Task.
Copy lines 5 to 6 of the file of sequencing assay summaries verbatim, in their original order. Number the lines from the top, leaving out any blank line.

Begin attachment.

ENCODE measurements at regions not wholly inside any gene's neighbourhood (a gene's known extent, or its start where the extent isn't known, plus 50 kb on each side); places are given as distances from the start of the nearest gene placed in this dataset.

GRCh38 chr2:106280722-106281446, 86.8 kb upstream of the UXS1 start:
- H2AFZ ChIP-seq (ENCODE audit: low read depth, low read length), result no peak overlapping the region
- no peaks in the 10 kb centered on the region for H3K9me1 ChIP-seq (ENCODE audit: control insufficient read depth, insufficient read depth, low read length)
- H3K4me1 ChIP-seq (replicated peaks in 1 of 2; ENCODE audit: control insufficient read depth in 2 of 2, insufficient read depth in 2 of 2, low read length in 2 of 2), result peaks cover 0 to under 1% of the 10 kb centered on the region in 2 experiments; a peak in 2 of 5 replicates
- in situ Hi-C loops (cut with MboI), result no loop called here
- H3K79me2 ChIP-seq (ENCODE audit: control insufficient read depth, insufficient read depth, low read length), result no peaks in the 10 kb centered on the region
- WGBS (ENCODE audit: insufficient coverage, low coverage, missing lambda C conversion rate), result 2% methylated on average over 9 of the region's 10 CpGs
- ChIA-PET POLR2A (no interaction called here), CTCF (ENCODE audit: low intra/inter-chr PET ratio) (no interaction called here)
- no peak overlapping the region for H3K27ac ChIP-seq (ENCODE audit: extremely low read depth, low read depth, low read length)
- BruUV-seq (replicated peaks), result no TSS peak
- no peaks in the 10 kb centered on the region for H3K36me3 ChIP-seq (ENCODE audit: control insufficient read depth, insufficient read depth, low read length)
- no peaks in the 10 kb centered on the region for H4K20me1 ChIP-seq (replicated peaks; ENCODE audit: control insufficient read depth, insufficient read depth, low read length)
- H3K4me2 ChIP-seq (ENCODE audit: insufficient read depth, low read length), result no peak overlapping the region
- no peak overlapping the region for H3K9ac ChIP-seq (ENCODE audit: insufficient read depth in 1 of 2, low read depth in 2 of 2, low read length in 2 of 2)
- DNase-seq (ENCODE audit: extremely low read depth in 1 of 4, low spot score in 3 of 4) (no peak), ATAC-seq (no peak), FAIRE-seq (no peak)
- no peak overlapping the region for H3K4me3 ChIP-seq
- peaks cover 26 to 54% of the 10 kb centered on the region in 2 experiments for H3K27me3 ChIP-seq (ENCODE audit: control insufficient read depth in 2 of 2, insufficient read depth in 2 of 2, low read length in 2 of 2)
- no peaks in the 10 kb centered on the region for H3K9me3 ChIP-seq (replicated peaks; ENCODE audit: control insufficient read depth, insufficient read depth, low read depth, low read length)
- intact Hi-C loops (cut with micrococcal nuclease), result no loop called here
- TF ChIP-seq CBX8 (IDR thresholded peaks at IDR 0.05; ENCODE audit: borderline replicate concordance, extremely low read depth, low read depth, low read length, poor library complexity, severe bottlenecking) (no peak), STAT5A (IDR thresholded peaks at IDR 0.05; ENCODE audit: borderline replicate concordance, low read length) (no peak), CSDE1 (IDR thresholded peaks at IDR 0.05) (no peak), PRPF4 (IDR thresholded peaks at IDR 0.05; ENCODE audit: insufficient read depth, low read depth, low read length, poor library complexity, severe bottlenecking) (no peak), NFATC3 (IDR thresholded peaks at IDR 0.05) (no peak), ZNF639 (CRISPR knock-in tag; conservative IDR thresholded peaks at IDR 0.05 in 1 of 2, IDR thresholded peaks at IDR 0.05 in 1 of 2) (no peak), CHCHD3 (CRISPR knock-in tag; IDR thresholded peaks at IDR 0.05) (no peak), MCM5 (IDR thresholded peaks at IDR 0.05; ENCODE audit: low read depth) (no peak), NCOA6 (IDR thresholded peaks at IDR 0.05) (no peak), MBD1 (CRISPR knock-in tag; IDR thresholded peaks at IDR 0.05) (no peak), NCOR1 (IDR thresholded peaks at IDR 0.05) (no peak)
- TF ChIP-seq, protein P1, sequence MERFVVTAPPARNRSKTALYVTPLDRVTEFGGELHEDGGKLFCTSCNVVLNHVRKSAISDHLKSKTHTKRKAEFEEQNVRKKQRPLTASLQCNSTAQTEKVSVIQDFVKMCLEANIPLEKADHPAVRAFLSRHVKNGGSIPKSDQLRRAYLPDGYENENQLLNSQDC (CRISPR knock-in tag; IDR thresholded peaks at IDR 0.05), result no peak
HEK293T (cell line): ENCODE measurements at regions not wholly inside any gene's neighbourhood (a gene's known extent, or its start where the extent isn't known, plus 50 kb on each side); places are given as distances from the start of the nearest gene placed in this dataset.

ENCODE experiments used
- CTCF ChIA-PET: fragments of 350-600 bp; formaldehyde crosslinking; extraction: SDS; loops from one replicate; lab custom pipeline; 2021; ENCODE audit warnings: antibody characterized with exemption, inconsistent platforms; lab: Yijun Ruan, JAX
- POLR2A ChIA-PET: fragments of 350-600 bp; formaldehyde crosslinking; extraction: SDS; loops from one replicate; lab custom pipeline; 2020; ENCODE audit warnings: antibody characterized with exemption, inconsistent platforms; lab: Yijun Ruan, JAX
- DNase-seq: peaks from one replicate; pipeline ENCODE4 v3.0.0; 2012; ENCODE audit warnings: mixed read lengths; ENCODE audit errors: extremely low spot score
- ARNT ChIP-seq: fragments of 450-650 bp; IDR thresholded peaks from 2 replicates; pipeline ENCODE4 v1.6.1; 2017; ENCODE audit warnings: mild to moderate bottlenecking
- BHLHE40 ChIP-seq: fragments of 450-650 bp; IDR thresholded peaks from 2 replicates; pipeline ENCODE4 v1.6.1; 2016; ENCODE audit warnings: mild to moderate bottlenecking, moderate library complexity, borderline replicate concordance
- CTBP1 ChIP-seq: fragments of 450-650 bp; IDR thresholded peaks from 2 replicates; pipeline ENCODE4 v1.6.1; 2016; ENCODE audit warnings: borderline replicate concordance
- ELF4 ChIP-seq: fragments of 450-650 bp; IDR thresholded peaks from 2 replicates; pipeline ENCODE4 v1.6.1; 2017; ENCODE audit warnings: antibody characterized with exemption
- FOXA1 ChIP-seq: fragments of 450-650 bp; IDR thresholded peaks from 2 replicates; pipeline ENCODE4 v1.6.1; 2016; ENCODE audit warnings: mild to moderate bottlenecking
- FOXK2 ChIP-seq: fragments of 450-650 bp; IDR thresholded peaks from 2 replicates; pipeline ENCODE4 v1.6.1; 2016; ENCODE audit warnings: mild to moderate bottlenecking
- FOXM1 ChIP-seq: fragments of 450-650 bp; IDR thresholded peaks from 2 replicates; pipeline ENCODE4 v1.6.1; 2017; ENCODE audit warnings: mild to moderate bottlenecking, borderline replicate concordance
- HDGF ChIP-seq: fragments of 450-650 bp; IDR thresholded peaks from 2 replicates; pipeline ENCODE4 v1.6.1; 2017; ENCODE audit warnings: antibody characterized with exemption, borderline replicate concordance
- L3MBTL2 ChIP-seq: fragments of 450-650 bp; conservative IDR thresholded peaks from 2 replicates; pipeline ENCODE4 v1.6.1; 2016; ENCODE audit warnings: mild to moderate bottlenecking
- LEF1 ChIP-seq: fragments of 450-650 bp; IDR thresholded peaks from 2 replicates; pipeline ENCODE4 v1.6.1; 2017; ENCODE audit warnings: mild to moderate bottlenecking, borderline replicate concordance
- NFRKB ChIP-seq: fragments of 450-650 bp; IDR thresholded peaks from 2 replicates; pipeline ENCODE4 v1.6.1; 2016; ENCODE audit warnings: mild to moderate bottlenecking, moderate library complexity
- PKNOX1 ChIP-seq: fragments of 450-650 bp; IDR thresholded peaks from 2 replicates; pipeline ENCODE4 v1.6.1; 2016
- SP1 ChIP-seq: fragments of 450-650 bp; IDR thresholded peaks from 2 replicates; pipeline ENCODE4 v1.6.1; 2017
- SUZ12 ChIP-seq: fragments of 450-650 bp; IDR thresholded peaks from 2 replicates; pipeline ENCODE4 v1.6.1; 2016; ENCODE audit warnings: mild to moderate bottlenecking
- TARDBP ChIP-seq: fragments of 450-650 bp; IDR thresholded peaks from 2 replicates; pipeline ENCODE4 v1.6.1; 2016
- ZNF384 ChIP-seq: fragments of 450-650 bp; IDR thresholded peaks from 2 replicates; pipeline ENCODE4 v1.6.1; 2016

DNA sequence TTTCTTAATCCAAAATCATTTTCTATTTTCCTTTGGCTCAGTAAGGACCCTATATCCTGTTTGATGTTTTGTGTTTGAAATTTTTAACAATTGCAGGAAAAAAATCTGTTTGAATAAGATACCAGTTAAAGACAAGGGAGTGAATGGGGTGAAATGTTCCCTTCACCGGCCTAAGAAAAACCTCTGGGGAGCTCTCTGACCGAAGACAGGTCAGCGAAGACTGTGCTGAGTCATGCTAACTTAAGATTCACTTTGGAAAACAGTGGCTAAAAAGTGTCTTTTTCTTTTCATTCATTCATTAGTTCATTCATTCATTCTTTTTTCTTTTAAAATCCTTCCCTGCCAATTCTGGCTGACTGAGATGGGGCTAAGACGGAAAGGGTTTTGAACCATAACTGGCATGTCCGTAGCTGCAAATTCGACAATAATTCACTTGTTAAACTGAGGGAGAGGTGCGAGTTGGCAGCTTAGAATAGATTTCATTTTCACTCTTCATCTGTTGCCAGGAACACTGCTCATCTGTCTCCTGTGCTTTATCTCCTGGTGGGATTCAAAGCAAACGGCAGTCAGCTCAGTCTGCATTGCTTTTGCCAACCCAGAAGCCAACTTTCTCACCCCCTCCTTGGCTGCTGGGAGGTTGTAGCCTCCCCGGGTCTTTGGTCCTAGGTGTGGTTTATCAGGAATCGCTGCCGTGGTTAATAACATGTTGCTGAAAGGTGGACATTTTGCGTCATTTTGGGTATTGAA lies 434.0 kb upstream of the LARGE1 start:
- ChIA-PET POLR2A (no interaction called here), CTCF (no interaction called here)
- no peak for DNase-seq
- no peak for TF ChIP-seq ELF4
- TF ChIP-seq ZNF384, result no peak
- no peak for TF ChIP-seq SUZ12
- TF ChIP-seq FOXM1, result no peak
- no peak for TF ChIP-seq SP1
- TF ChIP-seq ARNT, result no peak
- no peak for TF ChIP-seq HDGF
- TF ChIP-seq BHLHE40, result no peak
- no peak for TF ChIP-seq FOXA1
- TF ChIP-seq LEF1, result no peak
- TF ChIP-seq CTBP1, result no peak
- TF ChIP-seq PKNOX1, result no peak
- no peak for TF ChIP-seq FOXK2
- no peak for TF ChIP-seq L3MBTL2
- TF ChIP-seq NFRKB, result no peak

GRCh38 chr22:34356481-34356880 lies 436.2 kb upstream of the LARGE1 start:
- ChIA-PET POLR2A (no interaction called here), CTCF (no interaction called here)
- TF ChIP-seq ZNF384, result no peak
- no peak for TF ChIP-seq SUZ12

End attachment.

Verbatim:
- H3K4me1 ChIP-seq (replicated peaks in 1 of 2; ENCODE audit: control insufficient read depth in 2 of 2, insufficient read depth in 2 of 2, low read length in 2 of 2), result peaks cover 0 to under 1% of the 10 kb centered on the region in 2 experiments; a peak in 2 of 5 replicates
- in situ Hi-C loops (cut with MboI), result no loop called here